MEETING THE GLOBAL SERIALISATION CHALLENGE
Governments are phasing in regulations mandating unique numerical identifiers for medicines. To comply, pharma companies must make changes now.
Counterfeit medications were long thought to be a problem only in developing countries. That’s no longer the case: The World Health Organization (WHO) estimates that about one percent of pharmaceutical sales in developed economies and more than 10 percent of sales in emerging markets are counterfeit products. Other international organisations believe the total percentage of counterfeit medicines could be as high as 30 percent.
No matter what the actual numbers may be, pharmaceutical counterfeiting is putting millions of lives at risk each year, and governments around the world are taking action to address this growing problem. For many, the principal weapon in that fight is track and trace regulations centreed on product serialisation – assigning and affixing a unique number to products and tracking them throughout the supply chain.
Compliance with these regulations will require companies to invest in new technology, make major process changes, and potentially restructure their supply chains. To ensure that such long-term, complex projects move forward as serialisation requirements are being phased in over the next 10 years or so, pharma companies and their supply chain partners must begin making changes now.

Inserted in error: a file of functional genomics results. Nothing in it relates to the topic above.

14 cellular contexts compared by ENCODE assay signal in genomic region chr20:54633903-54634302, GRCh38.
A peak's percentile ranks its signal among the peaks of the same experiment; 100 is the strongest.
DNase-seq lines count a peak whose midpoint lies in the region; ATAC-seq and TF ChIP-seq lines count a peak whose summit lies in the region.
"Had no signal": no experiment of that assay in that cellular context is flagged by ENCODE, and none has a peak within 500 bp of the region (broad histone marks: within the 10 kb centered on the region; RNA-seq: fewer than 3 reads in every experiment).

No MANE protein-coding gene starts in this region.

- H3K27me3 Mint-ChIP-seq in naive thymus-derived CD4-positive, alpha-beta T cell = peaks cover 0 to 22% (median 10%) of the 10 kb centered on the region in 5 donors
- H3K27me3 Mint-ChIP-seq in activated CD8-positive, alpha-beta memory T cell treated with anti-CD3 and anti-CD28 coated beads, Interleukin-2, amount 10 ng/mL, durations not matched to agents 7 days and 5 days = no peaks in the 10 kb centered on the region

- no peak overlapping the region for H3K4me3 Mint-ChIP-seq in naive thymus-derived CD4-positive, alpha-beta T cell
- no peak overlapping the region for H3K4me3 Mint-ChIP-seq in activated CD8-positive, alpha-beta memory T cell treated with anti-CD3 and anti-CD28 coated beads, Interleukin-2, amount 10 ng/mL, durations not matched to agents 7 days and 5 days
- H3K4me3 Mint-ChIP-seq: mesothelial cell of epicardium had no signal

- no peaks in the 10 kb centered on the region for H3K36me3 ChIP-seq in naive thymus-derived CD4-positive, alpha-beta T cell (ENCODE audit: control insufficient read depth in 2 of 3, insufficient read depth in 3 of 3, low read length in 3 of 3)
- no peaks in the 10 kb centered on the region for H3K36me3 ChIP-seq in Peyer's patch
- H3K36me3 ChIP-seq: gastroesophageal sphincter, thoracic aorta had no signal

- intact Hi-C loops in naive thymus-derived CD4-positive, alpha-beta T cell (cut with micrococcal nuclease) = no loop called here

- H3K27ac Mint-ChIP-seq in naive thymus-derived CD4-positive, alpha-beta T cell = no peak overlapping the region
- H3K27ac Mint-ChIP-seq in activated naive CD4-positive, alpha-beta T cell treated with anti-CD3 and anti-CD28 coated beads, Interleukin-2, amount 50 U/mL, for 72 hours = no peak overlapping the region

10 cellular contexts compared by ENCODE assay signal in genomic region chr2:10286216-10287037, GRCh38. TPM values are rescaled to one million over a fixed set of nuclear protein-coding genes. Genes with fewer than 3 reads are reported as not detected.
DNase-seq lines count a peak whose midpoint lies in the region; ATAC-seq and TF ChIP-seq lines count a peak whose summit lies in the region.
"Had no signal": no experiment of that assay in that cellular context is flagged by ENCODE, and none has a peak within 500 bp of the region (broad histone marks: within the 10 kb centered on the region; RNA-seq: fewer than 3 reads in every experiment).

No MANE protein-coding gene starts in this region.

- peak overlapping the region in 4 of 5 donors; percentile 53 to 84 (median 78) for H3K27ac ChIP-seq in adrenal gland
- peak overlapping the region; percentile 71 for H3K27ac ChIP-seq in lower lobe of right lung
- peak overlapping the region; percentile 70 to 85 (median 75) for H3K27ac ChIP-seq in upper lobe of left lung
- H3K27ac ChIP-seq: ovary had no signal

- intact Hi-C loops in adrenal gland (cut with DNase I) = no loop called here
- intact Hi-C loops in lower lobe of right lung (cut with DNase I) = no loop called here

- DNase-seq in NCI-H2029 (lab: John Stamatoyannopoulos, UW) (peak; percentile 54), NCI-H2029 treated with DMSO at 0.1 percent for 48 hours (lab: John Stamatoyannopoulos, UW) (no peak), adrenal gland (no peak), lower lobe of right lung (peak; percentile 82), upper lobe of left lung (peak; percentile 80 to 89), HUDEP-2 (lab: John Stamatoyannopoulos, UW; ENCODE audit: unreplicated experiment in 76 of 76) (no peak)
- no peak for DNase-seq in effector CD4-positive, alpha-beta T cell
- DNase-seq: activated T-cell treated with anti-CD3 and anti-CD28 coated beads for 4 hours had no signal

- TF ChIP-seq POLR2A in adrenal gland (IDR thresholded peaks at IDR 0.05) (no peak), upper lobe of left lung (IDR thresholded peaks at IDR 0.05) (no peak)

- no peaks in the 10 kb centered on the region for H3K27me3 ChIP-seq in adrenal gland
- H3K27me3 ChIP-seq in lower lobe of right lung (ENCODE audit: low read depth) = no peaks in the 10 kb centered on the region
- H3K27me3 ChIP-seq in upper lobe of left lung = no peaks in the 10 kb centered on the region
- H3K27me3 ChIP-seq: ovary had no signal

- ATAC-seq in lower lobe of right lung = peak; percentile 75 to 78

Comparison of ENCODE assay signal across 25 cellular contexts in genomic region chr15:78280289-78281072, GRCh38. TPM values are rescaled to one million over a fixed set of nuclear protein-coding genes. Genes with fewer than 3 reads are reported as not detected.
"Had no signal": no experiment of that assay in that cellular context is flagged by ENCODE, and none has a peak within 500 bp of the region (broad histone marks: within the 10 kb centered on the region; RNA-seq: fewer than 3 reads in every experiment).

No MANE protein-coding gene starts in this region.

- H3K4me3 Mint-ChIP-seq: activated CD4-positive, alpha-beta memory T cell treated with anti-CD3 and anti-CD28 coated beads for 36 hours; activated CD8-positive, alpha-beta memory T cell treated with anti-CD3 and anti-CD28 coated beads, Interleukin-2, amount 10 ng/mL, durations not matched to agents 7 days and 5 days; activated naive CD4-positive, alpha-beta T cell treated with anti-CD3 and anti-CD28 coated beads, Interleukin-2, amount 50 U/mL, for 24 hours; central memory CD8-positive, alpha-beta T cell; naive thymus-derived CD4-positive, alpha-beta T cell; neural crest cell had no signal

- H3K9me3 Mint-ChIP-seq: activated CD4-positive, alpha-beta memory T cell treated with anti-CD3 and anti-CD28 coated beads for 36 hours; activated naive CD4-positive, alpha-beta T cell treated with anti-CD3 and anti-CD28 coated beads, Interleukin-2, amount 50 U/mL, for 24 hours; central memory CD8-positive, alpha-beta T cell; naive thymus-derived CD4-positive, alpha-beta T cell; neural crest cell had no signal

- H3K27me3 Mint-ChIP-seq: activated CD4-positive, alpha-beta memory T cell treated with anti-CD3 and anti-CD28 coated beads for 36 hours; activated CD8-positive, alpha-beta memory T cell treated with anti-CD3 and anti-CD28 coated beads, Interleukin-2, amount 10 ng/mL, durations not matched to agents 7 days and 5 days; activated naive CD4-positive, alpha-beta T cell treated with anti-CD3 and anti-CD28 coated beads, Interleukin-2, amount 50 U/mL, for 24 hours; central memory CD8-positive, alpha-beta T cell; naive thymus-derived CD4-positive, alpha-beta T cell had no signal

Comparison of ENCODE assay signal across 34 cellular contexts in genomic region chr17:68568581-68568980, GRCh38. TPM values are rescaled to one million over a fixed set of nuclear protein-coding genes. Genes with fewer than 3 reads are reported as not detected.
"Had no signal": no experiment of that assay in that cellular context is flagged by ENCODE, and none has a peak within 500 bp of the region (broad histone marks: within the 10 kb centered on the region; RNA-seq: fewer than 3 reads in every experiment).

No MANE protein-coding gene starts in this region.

Changes Along the Supply Chain
Serialisation regulations will push change all along the supply chain. For one thing, they require manufacturers, wholesale distributors, third-party logistics service providers (3PLs), and others to acquire the proper licences and accreditations in each country that mandates serialisation. For another, manufacturers will have to change the way they package, mark, and label their products, including redesigning packaging to accommodate new barcodes, serial numbers, and anti-tampering features.
At each hand-off (i.e. exchanges between manufacturer, wholesaler, distributor, and healthcare facility/pharmacy), companies will be responsible for the tracking, tracing, and documentation of drug shipments using identification numbers linked to items at the case, pallet, lot, or batch level. These numbers are most commonly applied as linear barcodes or data-matrix (2D) barcodes, but sometimes are included in radio frequency identification (RFID) tags.
What are the Challenges of Serialisation?
One of the biggest challenges facing pharmaceutical manufacturers and their partners is how to generate, capture, verify, pool, share, and report specific pieces of data for each shipment. Depending on the country, that information may include drug name, strength, dosage, container size, number of containers, lot number, serial number, transaction date, shipment date, and names and addresses of trading partners. Manufacturers also must be able to access a complete transaction history for each sale.
That will make pharmaceutical companies responsible for extraordinary volumes of information.
Add in all the other countries with similar requirements, and the magnitude of this challenge becomes clear.
Compliance Will be Expensive